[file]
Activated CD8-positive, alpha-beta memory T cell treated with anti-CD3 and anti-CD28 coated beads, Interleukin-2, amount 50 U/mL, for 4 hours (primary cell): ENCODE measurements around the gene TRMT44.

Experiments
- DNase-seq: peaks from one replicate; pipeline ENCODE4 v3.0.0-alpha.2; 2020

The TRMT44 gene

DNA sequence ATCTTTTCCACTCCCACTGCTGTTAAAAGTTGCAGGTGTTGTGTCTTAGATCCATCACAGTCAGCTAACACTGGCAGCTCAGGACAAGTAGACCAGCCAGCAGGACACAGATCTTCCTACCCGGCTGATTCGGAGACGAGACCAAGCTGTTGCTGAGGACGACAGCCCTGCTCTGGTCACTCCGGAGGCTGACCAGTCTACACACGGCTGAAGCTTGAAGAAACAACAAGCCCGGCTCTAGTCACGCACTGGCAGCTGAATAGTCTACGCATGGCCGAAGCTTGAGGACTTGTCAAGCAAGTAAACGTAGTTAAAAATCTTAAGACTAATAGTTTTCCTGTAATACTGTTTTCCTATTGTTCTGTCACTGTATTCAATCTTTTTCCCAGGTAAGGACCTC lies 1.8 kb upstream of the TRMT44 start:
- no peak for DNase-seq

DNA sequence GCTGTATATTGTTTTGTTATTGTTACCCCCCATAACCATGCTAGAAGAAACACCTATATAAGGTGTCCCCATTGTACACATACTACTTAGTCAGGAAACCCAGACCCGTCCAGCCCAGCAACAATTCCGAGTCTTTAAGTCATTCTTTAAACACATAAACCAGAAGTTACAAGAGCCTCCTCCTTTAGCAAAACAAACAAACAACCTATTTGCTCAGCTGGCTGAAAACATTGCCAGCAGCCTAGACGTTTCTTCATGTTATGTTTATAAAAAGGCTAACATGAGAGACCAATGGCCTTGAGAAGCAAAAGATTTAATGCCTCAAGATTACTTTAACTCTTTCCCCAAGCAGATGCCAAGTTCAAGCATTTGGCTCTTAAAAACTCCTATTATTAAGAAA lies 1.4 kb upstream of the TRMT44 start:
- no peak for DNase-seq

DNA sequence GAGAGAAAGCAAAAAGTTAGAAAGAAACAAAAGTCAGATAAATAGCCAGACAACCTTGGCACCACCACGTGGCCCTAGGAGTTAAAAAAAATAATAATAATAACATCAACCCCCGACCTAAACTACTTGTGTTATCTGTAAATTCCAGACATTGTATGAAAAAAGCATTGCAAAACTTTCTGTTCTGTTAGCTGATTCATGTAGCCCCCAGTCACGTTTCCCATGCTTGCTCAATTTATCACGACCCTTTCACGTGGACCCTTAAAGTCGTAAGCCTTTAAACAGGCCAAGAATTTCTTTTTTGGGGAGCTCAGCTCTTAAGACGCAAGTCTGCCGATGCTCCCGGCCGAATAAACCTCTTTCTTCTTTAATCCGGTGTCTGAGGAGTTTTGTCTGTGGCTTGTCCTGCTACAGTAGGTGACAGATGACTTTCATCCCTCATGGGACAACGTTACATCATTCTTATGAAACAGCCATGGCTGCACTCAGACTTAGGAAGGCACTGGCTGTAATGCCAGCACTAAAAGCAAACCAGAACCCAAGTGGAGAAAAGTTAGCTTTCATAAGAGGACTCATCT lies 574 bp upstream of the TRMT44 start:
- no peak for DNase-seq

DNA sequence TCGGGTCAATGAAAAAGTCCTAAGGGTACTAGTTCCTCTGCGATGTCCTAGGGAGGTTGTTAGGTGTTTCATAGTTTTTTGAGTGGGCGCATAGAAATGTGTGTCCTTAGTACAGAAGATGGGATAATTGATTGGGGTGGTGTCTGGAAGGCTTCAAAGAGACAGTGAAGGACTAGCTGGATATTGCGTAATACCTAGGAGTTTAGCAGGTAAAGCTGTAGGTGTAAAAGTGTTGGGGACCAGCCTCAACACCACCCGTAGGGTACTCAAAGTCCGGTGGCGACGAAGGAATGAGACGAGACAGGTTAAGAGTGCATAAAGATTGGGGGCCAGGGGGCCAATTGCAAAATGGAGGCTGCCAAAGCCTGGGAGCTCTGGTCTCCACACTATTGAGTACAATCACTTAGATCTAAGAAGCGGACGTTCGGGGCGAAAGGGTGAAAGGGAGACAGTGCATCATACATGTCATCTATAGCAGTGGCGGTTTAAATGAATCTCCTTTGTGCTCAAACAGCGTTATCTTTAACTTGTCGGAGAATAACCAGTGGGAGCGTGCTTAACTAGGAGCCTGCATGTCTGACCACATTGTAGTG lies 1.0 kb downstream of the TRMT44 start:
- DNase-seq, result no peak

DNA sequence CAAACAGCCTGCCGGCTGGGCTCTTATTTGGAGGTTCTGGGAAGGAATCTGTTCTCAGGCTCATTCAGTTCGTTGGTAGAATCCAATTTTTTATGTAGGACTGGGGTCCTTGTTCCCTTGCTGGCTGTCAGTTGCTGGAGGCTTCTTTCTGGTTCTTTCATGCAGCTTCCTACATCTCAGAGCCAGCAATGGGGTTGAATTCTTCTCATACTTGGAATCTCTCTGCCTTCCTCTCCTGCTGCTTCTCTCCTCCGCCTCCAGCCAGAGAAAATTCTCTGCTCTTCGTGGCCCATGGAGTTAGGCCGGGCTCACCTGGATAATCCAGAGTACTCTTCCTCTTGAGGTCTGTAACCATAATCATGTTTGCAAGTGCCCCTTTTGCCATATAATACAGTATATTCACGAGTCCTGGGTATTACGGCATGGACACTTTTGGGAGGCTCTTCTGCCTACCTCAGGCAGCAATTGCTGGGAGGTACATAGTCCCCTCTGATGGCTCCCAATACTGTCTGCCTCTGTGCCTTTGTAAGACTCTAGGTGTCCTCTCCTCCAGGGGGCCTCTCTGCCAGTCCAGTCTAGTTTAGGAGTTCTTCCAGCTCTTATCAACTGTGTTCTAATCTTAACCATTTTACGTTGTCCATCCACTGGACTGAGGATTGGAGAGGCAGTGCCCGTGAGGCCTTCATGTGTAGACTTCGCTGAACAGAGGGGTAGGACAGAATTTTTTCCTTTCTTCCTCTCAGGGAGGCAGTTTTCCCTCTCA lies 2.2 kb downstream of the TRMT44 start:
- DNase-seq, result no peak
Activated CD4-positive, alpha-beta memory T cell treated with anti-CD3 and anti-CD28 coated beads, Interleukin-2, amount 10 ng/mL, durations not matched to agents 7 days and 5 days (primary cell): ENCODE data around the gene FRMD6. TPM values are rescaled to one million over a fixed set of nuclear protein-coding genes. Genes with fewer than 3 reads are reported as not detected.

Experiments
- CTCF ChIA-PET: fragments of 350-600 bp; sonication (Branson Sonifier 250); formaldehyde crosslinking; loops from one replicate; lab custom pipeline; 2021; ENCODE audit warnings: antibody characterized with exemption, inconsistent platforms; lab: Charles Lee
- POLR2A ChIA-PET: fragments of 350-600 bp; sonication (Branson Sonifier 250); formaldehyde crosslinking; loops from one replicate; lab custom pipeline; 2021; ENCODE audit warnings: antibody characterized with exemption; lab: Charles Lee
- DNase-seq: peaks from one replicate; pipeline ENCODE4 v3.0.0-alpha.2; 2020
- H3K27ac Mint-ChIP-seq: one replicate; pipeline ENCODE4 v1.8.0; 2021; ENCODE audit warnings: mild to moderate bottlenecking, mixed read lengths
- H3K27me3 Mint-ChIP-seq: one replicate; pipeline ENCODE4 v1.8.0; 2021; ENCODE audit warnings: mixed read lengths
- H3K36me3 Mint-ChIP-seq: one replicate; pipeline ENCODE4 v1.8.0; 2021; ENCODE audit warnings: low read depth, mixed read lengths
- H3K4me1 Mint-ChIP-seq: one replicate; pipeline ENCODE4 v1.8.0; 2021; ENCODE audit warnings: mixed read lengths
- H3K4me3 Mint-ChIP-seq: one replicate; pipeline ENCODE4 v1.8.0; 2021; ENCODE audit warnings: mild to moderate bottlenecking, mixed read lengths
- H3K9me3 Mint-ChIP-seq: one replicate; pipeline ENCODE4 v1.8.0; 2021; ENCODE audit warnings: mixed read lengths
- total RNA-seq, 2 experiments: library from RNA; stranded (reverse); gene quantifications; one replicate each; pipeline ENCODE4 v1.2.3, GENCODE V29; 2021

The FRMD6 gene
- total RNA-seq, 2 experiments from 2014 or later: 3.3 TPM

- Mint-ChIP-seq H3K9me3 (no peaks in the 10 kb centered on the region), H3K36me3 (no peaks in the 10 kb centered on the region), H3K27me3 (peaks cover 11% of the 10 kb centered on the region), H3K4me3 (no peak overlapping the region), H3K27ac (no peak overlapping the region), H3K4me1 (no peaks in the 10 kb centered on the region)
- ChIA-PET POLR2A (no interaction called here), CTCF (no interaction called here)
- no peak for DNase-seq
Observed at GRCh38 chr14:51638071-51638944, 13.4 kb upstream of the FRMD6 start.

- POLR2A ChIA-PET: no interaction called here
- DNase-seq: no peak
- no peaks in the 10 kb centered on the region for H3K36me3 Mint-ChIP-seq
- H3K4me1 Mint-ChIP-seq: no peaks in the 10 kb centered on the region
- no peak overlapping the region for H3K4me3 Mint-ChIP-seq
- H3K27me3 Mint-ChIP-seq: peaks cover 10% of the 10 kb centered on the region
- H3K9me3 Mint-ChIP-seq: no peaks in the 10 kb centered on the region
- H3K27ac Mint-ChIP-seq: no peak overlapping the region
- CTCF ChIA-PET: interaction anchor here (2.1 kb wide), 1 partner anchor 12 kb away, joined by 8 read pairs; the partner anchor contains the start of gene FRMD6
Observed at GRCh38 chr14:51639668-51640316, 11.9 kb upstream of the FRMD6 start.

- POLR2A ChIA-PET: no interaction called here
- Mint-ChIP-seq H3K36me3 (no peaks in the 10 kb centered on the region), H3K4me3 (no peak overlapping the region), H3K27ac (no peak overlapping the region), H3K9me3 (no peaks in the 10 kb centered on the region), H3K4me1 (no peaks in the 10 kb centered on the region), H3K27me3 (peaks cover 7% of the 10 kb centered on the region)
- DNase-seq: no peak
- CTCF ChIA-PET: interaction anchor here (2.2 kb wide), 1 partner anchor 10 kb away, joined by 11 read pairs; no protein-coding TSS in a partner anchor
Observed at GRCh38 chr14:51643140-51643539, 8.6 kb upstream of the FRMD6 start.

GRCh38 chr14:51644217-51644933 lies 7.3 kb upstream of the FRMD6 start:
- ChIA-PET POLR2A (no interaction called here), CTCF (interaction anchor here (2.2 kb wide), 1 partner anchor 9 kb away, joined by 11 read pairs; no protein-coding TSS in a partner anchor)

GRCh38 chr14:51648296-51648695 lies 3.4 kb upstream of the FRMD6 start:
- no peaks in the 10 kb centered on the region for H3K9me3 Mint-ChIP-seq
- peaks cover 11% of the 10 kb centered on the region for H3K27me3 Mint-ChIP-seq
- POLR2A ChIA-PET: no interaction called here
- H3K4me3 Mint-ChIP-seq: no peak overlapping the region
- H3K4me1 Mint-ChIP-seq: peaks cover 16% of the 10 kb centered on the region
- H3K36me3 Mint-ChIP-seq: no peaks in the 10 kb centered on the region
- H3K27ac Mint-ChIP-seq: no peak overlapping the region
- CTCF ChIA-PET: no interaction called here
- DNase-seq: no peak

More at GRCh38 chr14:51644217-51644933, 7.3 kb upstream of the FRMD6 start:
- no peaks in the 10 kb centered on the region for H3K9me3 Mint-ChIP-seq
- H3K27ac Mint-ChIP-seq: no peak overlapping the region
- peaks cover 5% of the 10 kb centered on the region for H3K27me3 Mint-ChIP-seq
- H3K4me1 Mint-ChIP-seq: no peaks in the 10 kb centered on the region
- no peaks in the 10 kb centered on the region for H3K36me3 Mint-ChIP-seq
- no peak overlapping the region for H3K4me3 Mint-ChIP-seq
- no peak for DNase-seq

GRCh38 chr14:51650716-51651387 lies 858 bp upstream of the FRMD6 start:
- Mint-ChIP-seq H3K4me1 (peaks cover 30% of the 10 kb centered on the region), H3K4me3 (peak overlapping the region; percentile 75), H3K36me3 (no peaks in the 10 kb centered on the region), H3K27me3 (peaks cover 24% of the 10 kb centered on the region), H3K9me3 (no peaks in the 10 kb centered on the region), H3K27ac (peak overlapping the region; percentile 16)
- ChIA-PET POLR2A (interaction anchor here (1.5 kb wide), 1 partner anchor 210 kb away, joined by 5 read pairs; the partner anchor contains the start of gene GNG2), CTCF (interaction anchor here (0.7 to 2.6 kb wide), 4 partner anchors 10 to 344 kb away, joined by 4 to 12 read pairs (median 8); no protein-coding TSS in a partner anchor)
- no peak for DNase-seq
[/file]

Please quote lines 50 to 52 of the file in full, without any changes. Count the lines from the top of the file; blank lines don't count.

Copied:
GRCh38 chr14:51648296-51648695 lies 3.4 kb upstream of the FRMD6 start:
- no peaks in the 10 kb centered on the region for H3K9me3 Mint-ChIP-seq
- peaks cover 11% of the 10 kb centered on the region for H3K27me3 Mint-ChIP-seq